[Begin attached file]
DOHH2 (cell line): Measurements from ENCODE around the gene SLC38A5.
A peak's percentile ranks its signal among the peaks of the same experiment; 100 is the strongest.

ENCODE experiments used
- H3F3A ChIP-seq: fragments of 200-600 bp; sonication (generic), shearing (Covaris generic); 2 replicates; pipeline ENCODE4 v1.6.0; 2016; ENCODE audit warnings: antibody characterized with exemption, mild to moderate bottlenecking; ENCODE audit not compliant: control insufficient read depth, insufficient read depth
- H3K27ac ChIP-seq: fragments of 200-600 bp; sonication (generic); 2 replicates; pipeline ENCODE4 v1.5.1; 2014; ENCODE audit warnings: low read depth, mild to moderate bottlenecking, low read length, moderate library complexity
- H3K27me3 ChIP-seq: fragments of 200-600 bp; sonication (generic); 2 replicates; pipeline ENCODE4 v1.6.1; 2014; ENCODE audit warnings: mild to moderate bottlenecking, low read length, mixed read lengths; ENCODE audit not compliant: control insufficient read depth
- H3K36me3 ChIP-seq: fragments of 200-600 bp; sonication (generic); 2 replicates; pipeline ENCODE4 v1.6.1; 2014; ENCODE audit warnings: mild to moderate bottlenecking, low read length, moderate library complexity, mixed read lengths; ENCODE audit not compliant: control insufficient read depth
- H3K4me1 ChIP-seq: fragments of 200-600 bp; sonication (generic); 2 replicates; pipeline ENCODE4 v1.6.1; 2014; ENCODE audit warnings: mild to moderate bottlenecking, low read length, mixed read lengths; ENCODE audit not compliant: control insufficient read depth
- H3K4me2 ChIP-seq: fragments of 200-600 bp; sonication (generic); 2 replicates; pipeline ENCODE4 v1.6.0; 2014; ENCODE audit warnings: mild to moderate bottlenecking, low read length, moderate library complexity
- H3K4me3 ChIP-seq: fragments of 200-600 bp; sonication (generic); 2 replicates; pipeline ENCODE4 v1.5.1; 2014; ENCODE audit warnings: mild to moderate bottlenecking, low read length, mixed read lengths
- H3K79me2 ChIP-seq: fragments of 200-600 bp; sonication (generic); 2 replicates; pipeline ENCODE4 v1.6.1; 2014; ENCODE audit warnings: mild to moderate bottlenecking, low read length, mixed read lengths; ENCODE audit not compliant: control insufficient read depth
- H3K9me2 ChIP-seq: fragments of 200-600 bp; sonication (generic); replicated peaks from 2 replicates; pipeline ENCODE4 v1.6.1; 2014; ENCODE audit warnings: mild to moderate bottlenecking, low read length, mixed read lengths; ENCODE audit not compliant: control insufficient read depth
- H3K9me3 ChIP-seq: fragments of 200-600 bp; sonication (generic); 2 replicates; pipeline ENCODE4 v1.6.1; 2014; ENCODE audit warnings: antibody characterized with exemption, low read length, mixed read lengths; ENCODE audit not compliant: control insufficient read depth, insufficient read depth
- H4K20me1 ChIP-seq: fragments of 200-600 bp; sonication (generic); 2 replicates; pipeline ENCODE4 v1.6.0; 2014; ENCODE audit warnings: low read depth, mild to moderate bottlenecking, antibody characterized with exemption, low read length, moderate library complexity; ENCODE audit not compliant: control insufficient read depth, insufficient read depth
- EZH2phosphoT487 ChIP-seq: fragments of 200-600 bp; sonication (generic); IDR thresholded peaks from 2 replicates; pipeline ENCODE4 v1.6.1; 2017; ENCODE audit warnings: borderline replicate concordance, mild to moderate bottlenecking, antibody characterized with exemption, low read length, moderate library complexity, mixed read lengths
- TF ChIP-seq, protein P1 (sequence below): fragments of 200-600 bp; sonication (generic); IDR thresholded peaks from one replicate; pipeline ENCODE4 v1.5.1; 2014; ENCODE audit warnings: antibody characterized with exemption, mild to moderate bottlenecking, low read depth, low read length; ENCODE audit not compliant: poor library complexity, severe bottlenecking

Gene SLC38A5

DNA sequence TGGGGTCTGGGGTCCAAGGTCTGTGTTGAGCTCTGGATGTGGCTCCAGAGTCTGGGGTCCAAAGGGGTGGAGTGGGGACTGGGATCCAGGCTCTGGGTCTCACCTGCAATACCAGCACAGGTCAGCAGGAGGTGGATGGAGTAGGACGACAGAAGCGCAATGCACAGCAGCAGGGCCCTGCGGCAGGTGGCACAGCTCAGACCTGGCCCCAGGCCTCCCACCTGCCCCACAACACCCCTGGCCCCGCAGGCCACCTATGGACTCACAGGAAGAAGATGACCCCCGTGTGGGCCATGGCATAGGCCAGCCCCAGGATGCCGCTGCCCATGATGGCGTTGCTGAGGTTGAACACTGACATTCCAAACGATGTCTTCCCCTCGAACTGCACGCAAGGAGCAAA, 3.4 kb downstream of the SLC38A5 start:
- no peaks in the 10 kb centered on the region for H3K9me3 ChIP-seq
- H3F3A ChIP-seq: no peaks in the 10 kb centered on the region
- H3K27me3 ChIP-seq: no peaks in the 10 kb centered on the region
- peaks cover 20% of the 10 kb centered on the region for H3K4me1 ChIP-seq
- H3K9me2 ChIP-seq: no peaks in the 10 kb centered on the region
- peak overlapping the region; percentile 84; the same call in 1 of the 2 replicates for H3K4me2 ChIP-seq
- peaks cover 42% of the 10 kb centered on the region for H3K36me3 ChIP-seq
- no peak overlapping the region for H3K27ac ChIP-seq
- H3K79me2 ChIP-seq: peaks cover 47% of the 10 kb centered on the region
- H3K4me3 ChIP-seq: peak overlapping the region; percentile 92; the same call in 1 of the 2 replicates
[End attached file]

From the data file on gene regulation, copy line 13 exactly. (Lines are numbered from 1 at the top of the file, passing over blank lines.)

- H3K9me3 ChIP-seq: fragments of 200-600 bp; sonication (generic); 2 replicates; pipeline ENCODE4 v1.6.1; 2014; ENCODE audit warnings: antibody characterized with exemption, low read length, mixed read lengths; ENCODE audit not compliant: control insufficient read depth, insufficient read depth